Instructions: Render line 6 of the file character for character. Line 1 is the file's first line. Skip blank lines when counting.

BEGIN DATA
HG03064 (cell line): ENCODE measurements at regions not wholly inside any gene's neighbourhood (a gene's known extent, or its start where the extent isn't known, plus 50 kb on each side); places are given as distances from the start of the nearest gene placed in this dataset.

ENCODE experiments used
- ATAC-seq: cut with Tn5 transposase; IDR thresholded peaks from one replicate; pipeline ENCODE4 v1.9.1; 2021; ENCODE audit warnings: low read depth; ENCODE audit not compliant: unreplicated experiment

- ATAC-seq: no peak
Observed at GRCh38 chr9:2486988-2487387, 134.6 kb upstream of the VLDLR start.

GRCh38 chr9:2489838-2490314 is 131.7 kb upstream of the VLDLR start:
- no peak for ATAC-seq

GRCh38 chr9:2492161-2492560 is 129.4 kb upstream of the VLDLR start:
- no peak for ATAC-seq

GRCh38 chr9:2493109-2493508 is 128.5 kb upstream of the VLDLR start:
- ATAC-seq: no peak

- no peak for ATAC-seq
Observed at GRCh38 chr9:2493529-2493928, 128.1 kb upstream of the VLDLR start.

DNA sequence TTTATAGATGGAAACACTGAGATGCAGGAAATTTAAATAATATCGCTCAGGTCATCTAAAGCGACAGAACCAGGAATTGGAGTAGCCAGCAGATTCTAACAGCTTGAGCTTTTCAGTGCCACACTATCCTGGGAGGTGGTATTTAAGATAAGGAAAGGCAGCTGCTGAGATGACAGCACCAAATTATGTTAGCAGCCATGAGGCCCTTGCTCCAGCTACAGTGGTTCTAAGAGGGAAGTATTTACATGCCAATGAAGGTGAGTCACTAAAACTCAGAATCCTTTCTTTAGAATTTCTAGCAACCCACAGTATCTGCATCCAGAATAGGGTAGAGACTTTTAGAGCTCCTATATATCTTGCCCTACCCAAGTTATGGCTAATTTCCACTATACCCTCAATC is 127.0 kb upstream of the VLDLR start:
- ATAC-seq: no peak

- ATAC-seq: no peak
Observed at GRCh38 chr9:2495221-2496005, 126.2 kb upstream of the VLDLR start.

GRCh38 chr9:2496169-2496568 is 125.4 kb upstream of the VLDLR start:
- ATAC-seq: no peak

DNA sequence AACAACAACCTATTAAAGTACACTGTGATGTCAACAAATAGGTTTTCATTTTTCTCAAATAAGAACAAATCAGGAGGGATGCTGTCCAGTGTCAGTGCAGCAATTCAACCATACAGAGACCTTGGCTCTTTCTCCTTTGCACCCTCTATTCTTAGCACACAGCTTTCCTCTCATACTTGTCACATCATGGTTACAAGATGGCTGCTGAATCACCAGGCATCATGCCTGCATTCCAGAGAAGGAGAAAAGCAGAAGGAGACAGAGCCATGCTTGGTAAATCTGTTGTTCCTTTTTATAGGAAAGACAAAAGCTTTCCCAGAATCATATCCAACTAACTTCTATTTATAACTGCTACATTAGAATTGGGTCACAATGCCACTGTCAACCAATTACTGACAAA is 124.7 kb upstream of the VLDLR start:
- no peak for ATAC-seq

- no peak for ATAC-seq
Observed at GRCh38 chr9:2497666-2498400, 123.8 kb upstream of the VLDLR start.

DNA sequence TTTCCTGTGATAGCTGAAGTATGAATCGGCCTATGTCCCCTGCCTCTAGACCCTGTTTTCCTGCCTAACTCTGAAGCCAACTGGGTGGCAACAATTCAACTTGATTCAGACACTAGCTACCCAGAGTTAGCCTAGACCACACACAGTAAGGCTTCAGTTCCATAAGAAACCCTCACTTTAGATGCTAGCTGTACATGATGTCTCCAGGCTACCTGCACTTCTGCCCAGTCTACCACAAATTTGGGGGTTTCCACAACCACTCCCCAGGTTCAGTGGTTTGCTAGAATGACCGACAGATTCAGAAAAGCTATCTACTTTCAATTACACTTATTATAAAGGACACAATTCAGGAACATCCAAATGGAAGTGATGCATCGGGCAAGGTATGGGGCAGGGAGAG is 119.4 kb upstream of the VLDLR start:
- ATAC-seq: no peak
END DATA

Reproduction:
GRCh38 chr9:2489838-2490314 is 131.7 kb upstream of the VLDLR start: